DAVIS: It was about four months, I guess, after Michael’s passing and, you know, people move on with their lives and here I was, 21, a military widow, and really didn’t see any meaning in being alive at all. I mean my soul mate was killed. I felt that nobody really understood who I was or what I was going through and disregarded my grief due to my age and gave me their – the cliché “Well at least you’re young. You’ll get remarried. Life goes on.” But for me I didn’t, I didn’t want to follow those, those solutions that they were giving me. So being the 21-year-old college student I was, I went on-line one night and I Googled “widow” and it came back with “Did you mean window?” When I read that, it hit me that this was just a title and a subject that really wasn’t spoken about and so from there was when I contacted one of the wives whose husband was killed alongside Michael and I said, you know, “I don’t really know you. I want to ask you the questions that people stopped asking me. I want to know how you met your husband. I want to know how you told your son. I want to know what gets you up every day and makes you not only want to breathe but learn to live life again. And it was in the midst of actually going down there and meeting here that I started filming these stories and their journeys and I made documentary out of that and it was in the midst of creating that documentary that I started my non-profit organization American Widow Project for the new generation of military widows in hopes of connecting these women because, like Michele said earlier, I mean, we had a community before. For some, it was a close-knit community. For others, it was not so close knit and I wanted the camaraderie that I knew my husband had with his soldiers, with these military widows.
CLARK: Michele, from your experience, do most military widows stay in touch with the military in some way after their spouse dies? And if so, how do they do that?
HERNANDEZ: I think it really depends on what their experience was. Whether they felt supported. Whether they lived on base. I think it also depends on their age and sometimes how long their husband was in the military. I know of some military widows who are still in contact with the men who served in their husbands units. I know that some are still in contact with people who they lived on base with and then there are others who have felt shunned, who have felt that nobody wanted to be around them because they were a reminder of what actually does happen. That people do die in wars. That some husbands don’t come back.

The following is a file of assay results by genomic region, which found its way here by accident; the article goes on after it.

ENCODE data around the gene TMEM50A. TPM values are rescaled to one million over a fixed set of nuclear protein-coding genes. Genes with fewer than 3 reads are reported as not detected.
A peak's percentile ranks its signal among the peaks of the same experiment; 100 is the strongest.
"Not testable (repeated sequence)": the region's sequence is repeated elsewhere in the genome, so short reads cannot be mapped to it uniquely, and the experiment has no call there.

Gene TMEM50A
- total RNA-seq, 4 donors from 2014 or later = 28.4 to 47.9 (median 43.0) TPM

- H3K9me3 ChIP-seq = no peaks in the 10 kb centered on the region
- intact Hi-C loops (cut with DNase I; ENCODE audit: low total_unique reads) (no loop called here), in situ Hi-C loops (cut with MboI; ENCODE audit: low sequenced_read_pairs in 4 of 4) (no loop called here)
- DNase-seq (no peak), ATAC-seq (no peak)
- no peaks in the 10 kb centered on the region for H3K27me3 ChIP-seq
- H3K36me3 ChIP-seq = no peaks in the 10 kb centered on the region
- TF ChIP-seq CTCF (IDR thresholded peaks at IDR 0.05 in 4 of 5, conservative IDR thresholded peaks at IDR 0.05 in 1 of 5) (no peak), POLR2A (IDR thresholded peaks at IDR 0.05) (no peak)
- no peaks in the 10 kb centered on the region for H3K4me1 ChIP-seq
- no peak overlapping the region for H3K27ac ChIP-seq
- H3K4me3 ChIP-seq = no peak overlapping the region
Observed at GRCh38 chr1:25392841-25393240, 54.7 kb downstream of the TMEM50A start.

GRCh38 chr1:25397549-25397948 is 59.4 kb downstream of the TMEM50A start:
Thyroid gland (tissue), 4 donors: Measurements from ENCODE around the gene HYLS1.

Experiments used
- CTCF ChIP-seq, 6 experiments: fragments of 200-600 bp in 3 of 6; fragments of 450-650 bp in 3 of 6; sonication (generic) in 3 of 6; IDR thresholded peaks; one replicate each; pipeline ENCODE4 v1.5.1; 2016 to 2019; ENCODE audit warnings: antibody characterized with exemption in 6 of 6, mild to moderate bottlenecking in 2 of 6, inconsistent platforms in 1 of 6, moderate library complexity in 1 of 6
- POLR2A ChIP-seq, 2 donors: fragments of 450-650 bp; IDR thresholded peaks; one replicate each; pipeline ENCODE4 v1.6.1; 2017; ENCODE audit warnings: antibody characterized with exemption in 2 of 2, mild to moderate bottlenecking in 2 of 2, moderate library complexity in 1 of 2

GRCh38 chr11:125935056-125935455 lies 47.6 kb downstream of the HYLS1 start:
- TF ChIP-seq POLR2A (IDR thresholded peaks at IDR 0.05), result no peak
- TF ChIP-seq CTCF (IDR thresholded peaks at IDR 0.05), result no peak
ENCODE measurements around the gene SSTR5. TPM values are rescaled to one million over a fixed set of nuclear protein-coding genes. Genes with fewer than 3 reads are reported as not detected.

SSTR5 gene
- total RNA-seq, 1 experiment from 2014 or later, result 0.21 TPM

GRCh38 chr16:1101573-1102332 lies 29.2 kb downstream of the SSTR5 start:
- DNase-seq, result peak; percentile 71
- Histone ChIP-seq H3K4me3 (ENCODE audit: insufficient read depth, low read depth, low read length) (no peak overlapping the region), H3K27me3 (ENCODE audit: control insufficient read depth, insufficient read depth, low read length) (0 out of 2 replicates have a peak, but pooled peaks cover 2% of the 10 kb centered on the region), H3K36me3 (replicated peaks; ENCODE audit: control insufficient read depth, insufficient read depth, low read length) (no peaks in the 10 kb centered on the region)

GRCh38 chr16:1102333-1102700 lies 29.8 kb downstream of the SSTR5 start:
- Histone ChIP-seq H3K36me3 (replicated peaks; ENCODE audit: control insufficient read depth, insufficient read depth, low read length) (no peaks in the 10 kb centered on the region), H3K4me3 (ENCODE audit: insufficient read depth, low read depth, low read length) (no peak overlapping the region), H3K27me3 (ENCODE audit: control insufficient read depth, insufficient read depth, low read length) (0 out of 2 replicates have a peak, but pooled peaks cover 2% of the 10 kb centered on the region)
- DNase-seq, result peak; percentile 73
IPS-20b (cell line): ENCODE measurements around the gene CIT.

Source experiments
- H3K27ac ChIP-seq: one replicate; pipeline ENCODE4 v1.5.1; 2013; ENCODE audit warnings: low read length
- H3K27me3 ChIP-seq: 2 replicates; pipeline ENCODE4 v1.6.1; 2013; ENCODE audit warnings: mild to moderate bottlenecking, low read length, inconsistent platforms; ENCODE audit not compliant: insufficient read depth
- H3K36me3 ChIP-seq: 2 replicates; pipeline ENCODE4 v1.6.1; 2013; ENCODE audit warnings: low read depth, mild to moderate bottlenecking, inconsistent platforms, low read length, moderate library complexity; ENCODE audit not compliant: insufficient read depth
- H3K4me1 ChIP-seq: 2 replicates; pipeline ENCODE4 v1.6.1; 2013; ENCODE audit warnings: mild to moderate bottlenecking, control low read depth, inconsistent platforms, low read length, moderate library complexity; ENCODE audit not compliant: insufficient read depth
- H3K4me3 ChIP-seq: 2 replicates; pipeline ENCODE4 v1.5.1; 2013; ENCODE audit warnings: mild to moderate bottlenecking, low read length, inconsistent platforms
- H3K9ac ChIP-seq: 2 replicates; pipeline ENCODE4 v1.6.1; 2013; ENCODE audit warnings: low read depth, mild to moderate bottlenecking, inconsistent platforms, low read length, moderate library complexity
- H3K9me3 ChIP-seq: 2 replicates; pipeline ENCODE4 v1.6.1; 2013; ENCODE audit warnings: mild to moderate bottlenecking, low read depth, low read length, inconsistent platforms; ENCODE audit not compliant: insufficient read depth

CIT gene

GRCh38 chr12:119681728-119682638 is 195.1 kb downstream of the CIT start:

CLARK: Taryn Davis I wanted to give you a chance to sort of express your thoughts. What would you like people to understand about being a military widow I guess? What is most helpful to somebody facing that now? What is something that you wished people had done or said to you?
DAVIS: I think if you come across a widow or a military widow specifically, you can look at them in the eyes and maybe say you don’t understand what they’re going through, but know that you’re trying to learn and trying to be somebody that isn’t going to disregard what they’ve been through or pretend like it never happened, but someone that wants to look at them in the eyes and say, you know, you should be proud to be a military widow and I don’t know what you’ve been through, but the sacrifice that not only your husband or wife has made, that you have made, is one that I acknowledge. And I think in our society people just see numbers now unfortunately and, you know, the passing of the soldier in a community just becomes the 8 o’clock news and a number next to it and for me I honestly know that’s – there’s definitely much more behind that number.
CLARK: Taryn Davis is the surviving spouse of Army Corporal Michael Davis who was killed in Iraq. She’s the founder and director of the American Widow Project. Michele Neff Hernandez runs the non-profit support group, the Soaring Spirits Loss Foundation. You can find links to both organizations at our website, The World.org. Thank you both so very much.
HERNANDEZ: Thank you.
DAVIS: Thank you Katy.